Acropustulosis of infancy
The etiology is not fully elucidated; however, it is thought by some authors to represent a post-scabetic phenomenon.
Acropustulosis of infancy may wax and wane for years with pruritic lesions recurring initially every few weeks, then every few months, with the duration and intensity of episodes diminishing over time, ultimately resolving completely.
L40.3 – Pustulosis palmaris et plantaris
239098009 – Infantile acropustulosis
- Scabies infection in infants may present identically to acropustulosis and is thought by many authors to precipitate the condition. Often, burrows will be obscured by vesiculation. Careful examination of the entire infant for a typical burrow, papules, or nodules on the torso is necessary. Family members should also be questioned and examined for (nocturnal) pruritus and burrows.
- Impetigo – Vesicles, bullae, pustules, and erosions with honey-colored crust. Usually asymmetric and not acral. Impetiginization of acropustulosis may occur secondary to scratching.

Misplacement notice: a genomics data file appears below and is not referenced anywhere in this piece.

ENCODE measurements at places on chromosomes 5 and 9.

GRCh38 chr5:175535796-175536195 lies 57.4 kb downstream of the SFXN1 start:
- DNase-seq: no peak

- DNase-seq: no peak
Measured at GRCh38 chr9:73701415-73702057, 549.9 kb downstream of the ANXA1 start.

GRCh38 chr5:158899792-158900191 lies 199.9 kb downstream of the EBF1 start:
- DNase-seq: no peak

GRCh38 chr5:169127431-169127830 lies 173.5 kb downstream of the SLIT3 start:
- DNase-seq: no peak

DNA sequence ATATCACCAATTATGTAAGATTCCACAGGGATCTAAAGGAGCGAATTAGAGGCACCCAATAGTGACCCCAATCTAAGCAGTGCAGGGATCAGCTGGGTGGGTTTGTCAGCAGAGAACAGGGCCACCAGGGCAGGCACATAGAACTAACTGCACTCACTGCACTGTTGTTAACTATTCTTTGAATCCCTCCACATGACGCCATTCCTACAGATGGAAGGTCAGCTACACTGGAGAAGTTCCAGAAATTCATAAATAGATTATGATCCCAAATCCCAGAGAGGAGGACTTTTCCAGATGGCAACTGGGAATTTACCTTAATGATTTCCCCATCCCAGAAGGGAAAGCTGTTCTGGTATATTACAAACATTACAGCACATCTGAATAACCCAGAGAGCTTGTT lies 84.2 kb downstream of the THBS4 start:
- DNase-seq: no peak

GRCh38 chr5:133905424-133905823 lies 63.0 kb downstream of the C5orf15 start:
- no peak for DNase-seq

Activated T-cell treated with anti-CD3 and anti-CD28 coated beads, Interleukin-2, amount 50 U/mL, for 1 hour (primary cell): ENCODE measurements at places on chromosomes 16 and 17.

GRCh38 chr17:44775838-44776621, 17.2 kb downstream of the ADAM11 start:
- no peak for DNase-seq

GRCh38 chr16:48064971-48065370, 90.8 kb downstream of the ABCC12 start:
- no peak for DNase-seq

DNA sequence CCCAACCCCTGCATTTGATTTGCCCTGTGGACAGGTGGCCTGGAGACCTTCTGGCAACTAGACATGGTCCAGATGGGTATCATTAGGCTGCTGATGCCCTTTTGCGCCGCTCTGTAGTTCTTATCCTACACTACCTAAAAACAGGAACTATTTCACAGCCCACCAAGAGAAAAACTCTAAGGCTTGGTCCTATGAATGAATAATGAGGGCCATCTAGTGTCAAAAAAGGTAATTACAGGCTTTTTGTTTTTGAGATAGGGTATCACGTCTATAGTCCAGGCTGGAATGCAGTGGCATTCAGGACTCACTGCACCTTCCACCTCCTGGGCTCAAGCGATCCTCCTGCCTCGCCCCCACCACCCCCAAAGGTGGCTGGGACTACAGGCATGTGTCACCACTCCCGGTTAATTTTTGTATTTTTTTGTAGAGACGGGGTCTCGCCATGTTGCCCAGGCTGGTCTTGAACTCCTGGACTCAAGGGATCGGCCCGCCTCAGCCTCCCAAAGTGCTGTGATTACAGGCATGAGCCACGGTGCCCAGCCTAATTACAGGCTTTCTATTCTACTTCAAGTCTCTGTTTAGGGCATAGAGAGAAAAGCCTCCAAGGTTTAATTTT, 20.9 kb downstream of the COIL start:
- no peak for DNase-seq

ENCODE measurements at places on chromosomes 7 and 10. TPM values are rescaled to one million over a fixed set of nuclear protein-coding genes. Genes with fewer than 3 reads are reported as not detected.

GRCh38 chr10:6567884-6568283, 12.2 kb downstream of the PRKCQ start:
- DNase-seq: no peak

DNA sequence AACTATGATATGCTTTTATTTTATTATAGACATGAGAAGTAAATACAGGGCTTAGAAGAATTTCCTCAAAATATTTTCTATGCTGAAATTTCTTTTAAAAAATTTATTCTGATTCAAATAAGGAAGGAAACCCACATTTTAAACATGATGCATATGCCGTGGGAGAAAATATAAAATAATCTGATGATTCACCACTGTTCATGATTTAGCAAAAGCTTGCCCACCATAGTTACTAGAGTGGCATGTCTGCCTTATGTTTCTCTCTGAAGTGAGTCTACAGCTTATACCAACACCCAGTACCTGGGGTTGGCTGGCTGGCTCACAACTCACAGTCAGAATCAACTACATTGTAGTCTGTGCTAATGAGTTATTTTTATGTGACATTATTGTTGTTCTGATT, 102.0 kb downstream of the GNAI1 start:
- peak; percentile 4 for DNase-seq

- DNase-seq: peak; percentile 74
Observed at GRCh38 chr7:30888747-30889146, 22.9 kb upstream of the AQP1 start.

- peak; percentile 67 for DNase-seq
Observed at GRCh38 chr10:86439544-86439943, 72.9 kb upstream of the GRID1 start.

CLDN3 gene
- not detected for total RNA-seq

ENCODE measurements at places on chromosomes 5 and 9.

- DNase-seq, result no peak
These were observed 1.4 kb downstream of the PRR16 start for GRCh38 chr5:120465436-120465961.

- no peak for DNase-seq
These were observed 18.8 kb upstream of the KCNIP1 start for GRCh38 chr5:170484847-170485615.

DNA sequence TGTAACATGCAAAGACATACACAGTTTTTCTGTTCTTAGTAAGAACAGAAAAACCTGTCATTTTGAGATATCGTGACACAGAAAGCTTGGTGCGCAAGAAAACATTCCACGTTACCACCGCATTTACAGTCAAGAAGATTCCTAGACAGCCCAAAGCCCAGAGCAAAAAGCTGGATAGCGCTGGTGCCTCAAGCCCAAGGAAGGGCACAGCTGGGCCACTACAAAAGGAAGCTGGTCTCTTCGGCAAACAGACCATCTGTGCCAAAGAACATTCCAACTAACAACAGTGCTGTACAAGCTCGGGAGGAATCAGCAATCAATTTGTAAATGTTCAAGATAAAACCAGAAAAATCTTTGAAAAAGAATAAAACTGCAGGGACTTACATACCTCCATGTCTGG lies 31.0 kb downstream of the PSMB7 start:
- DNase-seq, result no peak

- Eosinophilic folliculitis occurs mainly on the scalp rather than the hands and feet but may cycle concurrently with acropustulosis.
- Congenital candidiasis, erythema toxicum neonatorum, and transient neonatal pustular melanosis are less pruritic and usually more widespread than acropustulosis.
- Hand-foot-and-mouth disease usually affects children older than 1 year and is associated with constitutional symptoms and oral lesions. The palmoplantar vesicles are nonpruritic, more oval, and oriented along dermatoglyphs.
- Arthropod assault by Solenopsis spp (fire ants) presents distinctly with acral pustules similar to acropustulosis; however, tenderness and a relevant history of exposure help tease this out.
- The pustules of pustular psoriasis and pustular tinea pedis are less well-defined and often coalescent, as opposed to the well-defined, 2- to 4-mm pustules of acropustulosis.